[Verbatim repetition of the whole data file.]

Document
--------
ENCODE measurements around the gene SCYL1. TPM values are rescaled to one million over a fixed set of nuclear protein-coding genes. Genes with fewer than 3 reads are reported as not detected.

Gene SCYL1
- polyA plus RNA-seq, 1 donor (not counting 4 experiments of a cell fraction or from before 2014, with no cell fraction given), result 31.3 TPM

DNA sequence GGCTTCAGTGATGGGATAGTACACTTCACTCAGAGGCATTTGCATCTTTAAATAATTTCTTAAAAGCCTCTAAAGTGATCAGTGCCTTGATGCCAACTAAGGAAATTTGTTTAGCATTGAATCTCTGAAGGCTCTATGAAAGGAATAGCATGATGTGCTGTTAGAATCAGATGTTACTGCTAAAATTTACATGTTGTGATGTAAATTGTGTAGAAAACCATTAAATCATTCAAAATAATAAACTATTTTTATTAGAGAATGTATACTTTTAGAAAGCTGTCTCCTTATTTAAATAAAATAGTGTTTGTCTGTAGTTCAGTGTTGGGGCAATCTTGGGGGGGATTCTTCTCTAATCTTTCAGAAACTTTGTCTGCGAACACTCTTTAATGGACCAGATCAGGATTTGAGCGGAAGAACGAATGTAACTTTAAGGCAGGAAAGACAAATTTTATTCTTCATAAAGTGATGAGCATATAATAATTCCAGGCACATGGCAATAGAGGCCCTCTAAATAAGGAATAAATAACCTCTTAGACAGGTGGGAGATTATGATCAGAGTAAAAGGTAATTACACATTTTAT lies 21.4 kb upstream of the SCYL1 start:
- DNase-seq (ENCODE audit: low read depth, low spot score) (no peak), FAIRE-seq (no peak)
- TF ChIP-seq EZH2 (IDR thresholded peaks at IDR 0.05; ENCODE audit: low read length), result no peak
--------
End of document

ENCODE measurements around the gene SCYL1. TPM values are rescaled to one million over a fixed set of nuclear protein-coding genes. Genes with fewer than 3 reads are reported as not detected.

Gene SCYL1
- polyA plus RNA-seq, 1 donor (not counting 4 experiments of a cell fraction or from before 2014, with no cell fraction given), result 31.3 TPM

DNA sequence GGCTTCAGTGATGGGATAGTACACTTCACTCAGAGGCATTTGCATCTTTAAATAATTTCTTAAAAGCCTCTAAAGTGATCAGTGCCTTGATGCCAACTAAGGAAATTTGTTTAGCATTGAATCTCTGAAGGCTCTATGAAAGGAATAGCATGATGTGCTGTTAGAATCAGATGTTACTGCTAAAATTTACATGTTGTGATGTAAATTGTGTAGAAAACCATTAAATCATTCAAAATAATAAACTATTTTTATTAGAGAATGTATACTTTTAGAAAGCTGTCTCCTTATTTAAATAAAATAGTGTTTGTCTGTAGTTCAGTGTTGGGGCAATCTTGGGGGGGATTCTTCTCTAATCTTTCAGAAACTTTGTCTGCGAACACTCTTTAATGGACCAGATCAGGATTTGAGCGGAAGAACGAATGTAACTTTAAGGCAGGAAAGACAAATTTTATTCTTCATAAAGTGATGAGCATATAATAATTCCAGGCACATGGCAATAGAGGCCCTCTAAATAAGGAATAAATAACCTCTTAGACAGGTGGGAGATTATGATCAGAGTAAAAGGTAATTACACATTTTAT lies 21.4 kb upstream of the SCYL1 start:
- DNase-seq (ENCODE audit: low read depth, low spot score) (no peak), FAIRE-seq (no peak)
- TF ChIP-seq EZH2 (IDR thresholded peaks at IDR 0.05; ENCODE audit: low read length), result no peak